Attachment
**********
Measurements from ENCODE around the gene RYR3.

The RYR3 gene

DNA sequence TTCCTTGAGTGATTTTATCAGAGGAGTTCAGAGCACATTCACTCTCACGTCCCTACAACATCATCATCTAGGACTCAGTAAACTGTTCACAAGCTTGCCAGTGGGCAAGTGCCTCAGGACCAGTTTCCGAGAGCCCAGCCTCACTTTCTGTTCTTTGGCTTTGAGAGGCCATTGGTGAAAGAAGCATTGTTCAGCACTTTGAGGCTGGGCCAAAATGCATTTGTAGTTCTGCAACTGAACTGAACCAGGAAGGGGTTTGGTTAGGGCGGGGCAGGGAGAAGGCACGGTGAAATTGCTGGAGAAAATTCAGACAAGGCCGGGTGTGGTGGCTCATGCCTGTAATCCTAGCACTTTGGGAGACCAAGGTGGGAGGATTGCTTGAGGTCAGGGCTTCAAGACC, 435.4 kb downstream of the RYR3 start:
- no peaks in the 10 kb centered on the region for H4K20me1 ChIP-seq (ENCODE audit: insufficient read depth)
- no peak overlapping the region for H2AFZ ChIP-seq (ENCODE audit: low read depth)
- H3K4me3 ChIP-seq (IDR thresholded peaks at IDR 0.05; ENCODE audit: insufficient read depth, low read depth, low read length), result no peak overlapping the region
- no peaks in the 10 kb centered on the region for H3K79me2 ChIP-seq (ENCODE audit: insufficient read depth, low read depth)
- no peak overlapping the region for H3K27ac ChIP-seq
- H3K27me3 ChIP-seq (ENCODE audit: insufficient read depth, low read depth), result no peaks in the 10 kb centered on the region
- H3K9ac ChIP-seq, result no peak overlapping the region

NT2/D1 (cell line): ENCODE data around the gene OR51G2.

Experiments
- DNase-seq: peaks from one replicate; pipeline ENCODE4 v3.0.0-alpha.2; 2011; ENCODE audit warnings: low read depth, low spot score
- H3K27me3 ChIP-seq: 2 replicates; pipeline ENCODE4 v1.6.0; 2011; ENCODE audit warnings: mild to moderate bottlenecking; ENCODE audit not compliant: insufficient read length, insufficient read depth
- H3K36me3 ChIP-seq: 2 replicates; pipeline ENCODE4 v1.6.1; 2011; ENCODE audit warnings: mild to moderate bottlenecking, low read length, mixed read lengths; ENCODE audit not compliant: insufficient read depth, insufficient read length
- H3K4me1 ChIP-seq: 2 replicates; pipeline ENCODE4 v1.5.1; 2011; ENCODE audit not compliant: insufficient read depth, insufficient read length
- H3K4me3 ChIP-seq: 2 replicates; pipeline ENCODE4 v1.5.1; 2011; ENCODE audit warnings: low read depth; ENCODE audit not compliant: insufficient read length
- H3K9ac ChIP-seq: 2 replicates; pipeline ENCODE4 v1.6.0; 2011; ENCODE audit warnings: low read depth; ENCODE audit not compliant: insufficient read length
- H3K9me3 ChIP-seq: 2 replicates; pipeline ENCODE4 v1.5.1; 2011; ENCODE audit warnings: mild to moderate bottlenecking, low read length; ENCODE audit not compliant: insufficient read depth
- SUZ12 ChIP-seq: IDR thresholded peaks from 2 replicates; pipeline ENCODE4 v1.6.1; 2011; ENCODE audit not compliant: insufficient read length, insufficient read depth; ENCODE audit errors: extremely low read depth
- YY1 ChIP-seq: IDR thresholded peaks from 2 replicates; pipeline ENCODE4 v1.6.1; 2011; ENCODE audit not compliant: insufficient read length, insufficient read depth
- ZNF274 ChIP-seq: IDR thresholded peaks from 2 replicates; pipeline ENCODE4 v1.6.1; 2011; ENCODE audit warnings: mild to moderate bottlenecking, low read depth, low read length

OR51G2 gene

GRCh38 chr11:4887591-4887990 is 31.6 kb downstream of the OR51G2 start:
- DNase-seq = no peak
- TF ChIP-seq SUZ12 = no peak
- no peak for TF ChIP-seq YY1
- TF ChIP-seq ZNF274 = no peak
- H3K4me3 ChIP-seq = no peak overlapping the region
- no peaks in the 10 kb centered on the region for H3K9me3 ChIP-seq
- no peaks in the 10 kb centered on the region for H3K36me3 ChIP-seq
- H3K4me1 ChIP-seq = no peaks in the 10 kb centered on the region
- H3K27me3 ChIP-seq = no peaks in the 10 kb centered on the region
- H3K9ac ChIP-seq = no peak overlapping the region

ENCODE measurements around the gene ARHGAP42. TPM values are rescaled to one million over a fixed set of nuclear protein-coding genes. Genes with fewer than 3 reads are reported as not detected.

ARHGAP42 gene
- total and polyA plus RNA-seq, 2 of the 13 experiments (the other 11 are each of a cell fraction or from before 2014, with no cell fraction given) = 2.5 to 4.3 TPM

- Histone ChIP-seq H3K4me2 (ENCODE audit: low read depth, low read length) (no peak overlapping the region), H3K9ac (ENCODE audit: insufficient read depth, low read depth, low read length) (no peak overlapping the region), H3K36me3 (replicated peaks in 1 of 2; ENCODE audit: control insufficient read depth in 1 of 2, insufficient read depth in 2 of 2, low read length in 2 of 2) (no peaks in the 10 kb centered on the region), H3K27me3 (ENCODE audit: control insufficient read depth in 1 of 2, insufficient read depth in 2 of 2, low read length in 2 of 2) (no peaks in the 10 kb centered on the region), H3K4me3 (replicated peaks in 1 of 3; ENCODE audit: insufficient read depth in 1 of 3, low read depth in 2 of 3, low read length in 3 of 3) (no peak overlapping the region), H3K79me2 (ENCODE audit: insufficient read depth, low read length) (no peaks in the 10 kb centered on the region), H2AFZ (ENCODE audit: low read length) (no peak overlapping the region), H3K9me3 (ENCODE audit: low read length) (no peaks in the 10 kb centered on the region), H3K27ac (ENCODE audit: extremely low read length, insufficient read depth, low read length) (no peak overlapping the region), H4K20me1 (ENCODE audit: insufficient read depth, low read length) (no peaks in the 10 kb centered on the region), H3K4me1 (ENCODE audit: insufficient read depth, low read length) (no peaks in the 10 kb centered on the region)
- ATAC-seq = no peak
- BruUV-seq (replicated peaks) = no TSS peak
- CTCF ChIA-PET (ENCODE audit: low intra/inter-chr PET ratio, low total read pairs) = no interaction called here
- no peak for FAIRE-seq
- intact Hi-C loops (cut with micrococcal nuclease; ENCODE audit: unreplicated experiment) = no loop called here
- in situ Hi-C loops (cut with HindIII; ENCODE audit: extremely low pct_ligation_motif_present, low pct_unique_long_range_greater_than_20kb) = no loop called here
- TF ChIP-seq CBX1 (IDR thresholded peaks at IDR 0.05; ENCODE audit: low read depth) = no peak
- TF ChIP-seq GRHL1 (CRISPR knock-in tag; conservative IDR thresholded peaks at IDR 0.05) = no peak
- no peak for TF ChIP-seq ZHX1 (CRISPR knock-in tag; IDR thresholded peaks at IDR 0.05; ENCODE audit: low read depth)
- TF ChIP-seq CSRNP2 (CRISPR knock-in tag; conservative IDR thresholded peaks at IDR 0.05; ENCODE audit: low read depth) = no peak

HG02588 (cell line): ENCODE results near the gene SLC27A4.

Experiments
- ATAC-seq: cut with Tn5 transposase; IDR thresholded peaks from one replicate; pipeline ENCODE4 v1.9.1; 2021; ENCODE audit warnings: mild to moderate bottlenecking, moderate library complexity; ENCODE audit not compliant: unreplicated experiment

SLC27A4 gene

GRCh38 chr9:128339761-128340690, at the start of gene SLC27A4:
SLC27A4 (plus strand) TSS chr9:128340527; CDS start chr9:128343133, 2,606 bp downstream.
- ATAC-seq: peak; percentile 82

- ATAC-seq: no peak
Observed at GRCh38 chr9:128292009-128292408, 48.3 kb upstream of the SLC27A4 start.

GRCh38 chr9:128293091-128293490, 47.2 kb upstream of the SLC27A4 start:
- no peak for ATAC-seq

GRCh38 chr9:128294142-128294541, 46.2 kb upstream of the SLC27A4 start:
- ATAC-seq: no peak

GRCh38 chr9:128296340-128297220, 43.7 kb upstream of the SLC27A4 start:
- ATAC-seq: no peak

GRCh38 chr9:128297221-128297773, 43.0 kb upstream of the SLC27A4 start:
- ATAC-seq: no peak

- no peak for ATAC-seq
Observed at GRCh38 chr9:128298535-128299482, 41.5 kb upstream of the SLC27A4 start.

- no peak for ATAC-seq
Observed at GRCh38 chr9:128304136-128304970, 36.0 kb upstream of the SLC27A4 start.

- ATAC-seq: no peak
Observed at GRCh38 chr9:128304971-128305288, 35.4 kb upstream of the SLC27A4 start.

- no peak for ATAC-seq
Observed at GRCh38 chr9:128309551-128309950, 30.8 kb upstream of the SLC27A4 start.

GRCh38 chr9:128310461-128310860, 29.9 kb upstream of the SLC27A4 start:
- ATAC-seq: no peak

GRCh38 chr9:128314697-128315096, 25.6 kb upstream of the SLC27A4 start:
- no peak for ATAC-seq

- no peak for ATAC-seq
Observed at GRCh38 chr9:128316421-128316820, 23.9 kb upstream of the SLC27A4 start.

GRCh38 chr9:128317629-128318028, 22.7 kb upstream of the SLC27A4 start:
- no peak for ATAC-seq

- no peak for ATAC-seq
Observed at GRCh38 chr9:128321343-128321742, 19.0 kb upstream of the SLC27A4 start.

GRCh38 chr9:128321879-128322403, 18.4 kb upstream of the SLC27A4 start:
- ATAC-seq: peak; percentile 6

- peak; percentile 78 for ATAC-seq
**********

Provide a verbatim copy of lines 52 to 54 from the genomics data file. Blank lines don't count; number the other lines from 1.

SLC27A4 gene

GRCh38 chr9:128339761-128340690, at the start of gene SLC27A4:
SLC27A4 (plus strand) TSS chr9:128340527; CDS start chr9:128343133, 2,606 bp downstream.